CategoryFamily Business and Succession Archives — Page 2 of 3 — C. Lynn Northrup, CPA, CPIM

Recession – So What Do We Do Now?

January 25th, 2009

Now that we have a new President many people will think that his recovery program will have us back on track in a few months. I’m not so optimistic. My advice is to prepare for a longer term period of slow economic activity, maybe as long as two to three years. This isn’t what you want to hear, but it could well be reality. Assuming such a dismal projection, it is important for us to develop a survival strategy – perhaps strategies.Your strategy needs to include a thorough understanding your competition and markets. You will need to be aggressive and radically different to gain the necessary market penetration. Don’t think your sales volume will be like prior years. It’s probably going to be lower and with reduced profit margins. The world is different now. Keep reworking your strategy almost on a daily basis to make sure you’re on track. Agility is the key to survival.

Developing a budget is essential. The budget needs to include revenue projections together with generation of cash flow. This means managing how you invoice, manage accounts receivable, manage inventories, and manage accounts payable. Maintaining an effective and effective cash conversion cycle is the most critical measurement indicator that you can monitor. When projecting your expenses you need to reduce them to various levels to match the level of revenue projected. Your expenditure budget needs to include survival level outlays representing the minimum level of expenses possible. When you understand how low you can go then you can adjust to revenue levels appropriately.

A component of the budgeting exercise should draw you into analysis of your business processes to understand where there are opportunities to improve these processes. In the new business environment improvement of business process flow will be the key to attaining a competitive advantage. One of the best opportunities to improve business processes will be in reducing paper work and improving accounting efficiencies. We have forgotten the back office which represents huge opportunities.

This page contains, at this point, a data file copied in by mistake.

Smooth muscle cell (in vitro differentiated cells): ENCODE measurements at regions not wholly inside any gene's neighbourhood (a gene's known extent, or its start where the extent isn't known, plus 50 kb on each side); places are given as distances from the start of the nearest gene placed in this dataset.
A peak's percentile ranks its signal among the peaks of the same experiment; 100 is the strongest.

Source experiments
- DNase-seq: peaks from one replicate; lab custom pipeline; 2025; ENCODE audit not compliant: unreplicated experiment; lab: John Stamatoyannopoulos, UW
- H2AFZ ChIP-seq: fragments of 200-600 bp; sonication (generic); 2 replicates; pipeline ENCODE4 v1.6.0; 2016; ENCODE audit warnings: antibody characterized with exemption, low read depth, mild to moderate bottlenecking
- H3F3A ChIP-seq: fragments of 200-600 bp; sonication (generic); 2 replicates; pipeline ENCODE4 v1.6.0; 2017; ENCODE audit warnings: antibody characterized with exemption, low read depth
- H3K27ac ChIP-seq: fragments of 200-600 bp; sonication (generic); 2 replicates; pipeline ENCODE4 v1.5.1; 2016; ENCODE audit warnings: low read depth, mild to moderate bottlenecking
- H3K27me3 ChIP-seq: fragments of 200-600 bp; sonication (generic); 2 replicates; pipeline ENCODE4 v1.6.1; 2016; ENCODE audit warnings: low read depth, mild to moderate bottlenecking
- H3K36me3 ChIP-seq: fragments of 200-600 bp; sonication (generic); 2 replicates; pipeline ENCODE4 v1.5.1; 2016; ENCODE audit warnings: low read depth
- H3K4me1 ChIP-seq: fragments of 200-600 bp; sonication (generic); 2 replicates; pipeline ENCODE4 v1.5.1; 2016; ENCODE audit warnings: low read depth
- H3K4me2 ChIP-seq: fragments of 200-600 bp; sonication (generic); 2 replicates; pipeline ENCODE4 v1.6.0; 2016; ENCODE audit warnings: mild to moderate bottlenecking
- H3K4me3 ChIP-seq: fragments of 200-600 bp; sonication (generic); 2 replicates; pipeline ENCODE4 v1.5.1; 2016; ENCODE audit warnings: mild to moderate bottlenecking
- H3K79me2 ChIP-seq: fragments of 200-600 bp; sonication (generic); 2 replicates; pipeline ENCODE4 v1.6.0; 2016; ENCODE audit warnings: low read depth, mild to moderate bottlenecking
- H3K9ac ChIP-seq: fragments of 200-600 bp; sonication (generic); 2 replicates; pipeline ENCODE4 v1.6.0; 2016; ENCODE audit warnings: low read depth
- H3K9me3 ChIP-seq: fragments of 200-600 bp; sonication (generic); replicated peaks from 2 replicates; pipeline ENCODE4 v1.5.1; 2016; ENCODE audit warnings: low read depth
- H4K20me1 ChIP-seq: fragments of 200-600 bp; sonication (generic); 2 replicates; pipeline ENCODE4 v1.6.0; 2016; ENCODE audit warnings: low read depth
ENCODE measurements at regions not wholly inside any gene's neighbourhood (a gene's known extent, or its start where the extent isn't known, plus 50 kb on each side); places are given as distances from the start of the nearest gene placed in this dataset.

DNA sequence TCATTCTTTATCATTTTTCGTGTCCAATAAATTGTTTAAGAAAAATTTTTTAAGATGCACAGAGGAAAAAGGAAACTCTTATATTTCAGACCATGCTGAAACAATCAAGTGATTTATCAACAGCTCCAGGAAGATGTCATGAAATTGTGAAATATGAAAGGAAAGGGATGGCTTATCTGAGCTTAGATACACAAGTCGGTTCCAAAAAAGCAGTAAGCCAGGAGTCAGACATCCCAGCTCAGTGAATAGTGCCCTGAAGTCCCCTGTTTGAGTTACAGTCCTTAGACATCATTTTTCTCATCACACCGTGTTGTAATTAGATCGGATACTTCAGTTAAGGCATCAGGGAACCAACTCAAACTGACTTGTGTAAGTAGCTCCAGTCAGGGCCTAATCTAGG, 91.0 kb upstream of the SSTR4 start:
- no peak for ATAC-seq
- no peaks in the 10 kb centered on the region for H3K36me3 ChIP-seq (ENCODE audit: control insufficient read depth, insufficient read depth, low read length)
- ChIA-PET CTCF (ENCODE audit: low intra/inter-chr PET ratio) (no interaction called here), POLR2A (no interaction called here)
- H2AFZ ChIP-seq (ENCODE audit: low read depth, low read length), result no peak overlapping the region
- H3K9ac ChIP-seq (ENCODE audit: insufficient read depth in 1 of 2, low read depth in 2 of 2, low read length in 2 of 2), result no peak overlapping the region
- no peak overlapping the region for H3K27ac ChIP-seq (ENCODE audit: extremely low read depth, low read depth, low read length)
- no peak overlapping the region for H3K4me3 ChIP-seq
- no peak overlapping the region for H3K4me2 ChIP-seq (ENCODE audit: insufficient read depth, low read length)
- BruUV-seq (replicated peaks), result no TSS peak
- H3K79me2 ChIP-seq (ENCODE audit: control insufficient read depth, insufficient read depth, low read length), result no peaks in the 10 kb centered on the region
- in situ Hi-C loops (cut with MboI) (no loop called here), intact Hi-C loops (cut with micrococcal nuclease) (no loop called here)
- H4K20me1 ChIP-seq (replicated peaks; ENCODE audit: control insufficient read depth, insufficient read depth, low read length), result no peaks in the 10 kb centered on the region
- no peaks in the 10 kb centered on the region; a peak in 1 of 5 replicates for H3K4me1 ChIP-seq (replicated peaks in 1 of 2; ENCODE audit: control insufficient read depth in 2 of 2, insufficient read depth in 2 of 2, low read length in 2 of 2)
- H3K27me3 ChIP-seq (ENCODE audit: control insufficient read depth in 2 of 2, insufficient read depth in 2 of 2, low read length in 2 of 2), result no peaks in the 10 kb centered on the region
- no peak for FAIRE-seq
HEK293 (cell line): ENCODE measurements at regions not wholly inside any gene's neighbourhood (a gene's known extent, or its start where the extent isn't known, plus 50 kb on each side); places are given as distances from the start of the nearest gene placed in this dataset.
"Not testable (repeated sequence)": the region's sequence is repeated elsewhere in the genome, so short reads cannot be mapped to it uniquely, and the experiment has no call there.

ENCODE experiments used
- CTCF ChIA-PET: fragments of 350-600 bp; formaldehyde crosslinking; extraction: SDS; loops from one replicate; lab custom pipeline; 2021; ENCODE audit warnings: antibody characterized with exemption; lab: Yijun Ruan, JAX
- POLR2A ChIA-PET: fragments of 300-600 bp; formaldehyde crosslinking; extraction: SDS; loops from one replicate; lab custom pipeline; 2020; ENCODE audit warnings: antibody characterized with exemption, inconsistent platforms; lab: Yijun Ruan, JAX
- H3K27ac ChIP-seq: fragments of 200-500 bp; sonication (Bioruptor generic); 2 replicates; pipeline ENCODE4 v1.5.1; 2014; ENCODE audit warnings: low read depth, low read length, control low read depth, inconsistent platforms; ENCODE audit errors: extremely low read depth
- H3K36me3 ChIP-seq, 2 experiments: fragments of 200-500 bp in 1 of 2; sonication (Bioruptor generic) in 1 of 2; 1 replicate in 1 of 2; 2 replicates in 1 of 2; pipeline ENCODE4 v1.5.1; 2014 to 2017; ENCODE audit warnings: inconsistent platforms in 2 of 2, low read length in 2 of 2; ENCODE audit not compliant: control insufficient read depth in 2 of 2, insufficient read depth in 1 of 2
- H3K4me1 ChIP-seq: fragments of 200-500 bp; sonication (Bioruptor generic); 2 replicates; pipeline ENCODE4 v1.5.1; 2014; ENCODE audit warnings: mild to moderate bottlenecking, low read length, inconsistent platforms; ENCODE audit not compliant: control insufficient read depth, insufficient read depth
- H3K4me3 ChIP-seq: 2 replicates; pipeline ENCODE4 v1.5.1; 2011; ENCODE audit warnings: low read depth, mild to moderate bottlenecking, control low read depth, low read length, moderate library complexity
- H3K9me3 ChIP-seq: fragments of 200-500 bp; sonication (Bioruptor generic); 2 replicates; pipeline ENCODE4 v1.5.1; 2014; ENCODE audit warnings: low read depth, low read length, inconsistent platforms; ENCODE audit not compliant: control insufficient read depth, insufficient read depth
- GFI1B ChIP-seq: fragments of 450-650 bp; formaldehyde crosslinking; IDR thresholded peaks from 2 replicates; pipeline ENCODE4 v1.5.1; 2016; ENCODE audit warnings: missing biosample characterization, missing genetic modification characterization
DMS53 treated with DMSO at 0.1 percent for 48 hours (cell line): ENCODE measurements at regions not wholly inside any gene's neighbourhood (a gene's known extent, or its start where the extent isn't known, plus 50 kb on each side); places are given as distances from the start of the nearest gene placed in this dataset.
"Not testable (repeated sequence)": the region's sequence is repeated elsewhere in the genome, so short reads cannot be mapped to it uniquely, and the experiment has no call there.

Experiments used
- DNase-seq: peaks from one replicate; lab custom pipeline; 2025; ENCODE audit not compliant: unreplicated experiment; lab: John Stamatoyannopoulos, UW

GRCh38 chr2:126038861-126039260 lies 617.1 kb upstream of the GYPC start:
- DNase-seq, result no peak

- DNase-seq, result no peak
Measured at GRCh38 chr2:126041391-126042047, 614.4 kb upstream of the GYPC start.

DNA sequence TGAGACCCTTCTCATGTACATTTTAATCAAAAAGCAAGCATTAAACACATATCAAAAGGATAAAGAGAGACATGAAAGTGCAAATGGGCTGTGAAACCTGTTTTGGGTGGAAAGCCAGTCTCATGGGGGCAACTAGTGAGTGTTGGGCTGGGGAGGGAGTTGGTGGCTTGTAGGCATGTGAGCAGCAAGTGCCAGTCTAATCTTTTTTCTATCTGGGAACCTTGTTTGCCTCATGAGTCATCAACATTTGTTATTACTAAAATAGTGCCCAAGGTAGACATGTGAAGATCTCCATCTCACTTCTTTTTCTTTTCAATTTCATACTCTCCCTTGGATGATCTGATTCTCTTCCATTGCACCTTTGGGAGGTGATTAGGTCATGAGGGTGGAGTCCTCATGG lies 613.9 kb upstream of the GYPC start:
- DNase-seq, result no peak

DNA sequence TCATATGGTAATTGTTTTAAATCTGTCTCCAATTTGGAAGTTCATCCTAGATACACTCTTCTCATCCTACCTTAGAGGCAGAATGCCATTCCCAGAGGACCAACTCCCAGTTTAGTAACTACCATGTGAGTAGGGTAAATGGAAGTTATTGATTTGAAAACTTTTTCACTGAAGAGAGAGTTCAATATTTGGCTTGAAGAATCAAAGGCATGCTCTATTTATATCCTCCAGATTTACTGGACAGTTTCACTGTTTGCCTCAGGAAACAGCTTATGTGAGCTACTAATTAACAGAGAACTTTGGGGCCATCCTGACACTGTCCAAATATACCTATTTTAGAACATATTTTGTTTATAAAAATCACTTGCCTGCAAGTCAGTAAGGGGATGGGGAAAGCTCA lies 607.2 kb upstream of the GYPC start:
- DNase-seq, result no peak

Many CPAs are too focused on taxes and financial statements and fail to provide the business advice that clients need. This will change as businesses will seek out the advice they need to survive the recession. If businesses fail to receive what they need from their CPA then they should seek a professional who has the expertise to guide them through the tough times ahead and will be responsive to their needs and requirements.

My advice is to be flexible, disciplined, patient, and focused. This is a time to think different because life will be different. The old rules aren’t going to work so you need to find new guidelines and ways to do business. Lower your expectations and hope for the best while preparing for the worst. While things look pretty dismal, this is a good time to look for opportunities to improve your competitive position and profitability.

Application of Charitable Lead Annuity Trusts

January 19th, 2009

Clients that wish to make contributions to charities can take advantage of low interest rates and depressed asset values to create and fund a charitable lead trust. This technique works much the same as a GRAT, but provides a stream of payments to a charity rather than back to the grantor during the initial term of the trust. A charitable lead annuity trust (CLAT) is an irrevocable trust that gives a designated charity (this can be a family foundation or a public charity) the “lead” interest consisting of a stream of payments for a term of years or for an individual’s life and thereafter passes the remainder interest to (can continue as a trust for the benefit of) remainder beneficiaries – usually the donor’s children.There are special rules on the use of CLAT’s for GST tax purposes which make this tool less attractive for estate planning on passing wealth to grandchildren. Because of this drawback it is best that donors designate their children (or trusts for their benefit) as the remainder beneficiaries of any CLAT.